My air cannon prototype

Version 1: is a standard air cannon design with a speaker acting as the air piston. Smoke is injected into the hole before testing.

This version doesn't produce a large volume of air (due to its size), but it does seem to produce a 'blob' of air instead of a smoke ring! The secret is in how the 'thump' is produced.

My guess
If I trigger the speaker with a quick pulse, the speaker cone goes out, then quickly in. Just the same as whacking a membrane. What this does is push air out the hole, then air is sucked back in immediately as the speaker cone moves back. The only reasonable explanation I can come up with is that on the 'push' stroke, there is a much higher air pressure along the edges of the hole than in the center of the hole due to the restriction. This higher air pressure moves the 'edge' air out much faster than the center air. On the return stroke of the speaker, air is sucked back in through the center of the hole also due to less resistance. This is what forms the smoke ring: a higher velocity/pressure along the edge of the hole being forced out, and a canceling effect in the center. Of course, this is armchair science and assumptions on my part. :)
Anyway, by applying steady current (i.e. DC) for a second or so, the speaker cone only moves out, the air is forced out from the center first (the least resistance), and since there isnt anything forcing the air to go the other way, you get a 'blob' of air.

By repeatedly triggering the unit, I was able to produce a series of smoke blobs following in a line (shown badly on the photo), almost like morse code smoke signals!

I began using an 8" speaker and tube with a 2" hole, but this did'nt produce much of an effect at all. You could just barely feel the puff at 2 feet away from the hole. Next, I scrounged a 10" speaker from an old guitar amplifier and a tube from the center of a cable spool to build a slightly larger unit. On the hole end, I cut a piece of plywood with a 4" hole. I then cut out several pieces of masonite with various size holes. The hole size that gives the strongest puff is 1.5". It produces a puff you can feel up to about 5 feet. I used a 12 volt battery as the power source.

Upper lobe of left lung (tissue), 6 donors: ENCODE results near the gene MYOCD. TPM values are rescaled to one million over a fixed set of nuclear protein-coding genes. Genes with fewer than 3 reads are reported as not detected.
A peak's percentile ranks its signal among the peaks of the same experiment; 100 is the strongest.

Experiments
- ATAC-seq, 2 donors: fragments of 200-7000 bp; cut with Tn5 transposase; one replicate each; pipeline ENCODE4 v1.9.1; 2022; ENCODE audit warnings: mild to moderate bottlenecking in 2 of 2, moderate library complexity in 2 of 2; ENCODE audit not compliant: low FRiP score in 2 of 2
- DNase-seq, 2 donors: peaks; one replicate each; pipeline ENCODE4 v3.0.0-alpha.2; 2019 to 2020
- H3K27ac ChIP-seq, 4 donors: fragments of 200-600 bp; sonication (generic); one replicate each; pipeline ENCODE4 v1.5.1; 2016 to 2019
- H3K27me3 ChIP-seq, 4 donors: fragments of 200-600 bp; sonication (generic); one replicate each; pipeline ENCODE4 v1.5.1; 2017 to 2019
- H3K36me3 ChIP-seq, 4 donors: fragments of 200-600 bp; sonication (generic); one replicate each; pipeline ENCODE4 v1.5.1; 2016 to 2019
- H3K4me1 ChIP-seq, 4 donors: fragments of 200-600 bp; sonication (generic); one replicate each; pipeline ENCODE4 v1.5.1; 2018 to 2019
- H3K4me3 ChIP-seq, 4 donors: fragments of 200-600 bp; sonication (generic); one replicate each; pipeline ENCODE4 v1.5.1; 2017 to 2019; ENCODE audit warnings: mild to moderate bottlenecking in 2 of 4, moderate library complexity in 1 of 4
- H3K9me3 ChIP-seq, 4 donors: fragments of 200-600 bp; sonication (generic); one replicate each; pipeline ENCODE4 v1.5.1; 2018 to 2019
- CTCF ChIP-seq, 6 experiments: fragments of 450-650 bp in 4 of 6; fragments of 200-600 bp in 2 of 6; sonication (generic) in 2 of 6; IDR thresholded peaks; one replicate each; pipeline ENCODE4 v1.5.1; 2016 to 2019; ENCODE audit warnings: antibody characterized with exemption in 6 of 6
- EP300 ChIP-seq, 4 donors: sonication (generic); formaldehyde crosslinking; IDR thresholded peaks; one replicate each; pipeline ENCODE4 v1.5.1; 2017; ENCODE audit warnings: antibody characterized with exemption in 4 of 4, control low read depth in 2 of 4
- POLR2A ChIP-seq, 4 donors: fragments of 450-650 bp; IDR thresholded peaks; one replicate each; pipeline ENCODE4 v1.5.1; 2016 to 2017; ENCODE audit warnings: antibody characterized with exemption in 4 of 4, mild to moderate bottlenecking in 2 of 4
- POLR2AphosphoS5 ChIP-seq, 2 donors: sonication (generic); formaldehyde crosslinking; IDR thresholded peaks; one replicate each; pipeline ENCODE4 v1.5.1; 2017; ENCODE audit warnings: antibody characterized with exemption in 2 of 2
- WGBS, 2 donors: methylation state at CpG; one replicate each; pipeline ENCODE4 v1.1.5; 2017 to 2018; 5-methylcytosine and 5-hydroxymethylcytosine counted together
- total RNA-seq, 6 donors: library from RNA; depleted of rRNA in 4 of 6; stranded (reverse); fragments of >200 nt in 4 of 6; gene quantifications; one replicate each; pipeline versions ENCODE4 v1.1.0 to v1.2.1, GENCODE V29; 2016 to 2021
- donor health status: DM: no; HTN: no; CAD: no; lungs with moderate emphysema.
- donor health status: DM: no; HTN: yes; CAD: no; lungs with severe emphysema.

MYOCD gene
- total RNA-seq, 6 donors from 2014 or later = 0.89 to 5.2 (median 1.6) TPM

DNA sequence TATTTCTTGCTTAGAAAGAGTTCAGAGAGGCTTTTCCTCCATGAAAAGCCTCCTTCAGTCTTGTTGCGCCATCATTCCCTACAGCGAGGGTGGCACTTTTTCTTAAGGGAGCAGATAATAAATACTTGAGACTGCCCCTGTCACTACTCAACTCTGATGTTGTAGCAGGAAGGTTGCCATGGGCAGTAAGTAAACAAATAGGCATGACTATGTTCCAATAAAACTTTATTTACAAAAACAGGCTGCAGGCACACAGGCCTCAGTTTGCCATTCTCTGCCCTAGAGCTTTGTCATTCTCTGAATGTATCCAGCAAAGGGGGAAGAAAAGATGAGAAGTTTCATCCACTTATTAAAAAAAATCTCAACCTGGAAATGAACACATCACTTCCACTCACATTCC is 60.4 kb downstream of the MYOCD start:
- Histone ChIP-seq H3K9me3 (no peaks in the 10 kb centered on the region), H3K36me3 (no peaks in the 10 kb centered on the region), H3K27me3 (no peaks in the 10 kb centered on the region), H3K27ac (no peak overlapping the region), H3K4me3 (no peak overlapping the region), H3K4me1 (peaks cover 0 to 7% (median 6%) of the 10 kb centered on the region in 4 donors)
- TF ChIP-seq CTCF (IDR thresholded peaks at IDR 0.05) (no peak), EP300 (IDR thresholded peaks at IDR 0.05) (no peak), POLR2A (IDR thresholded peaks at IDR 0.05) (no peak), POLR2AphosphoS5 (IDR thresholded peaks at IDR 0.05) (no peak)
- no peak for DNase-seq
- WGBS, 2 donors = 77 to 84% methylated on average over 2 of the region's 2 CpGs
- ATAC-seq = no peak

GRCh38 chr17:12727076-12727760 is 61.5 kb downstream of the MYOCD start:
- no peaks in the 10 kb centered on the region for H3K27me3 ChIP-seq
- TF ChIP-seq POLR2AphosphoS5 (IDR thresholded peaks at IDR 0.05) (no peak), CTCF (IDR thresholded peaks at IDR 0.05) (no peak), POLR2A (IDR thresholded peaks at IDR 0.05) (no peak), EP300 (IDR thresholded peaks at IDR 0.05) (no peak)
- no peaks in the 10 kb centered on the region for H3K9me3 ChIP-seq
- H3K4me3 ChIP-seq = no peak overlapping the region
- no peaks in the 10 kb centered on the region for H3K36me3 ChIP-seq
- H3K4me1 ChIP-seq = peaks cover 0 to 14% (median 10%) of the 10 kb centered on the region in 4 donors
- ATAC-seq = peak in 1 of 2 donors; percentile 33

Increasing the size of the unit made a significant difference in the impact and distance, Im currently looking/scrounging up parts for a 15" version.

The Trigger
The speaker is connected to a DC power source (power supply, battery, etc), any source of switched DC voltage will work; a relay, X-10 momentary relay controller, momentary switch, etc.
Im using a 12 volt battery and poking the wire onto the speaker terminal (very unscientific, but very cheap). The speaker produces a puff of air, and unfortunately, an annoying click somewhat loudly. I reduced this significantly by adding a 1mfd 25v capacitor across the speaker leads.

Here's a few pix of the prototype I built...

The front of the unit showing hole size testing


Rear view showing the 'hi-tech' switch :-)


Pulsing little ghosts out of the air cannon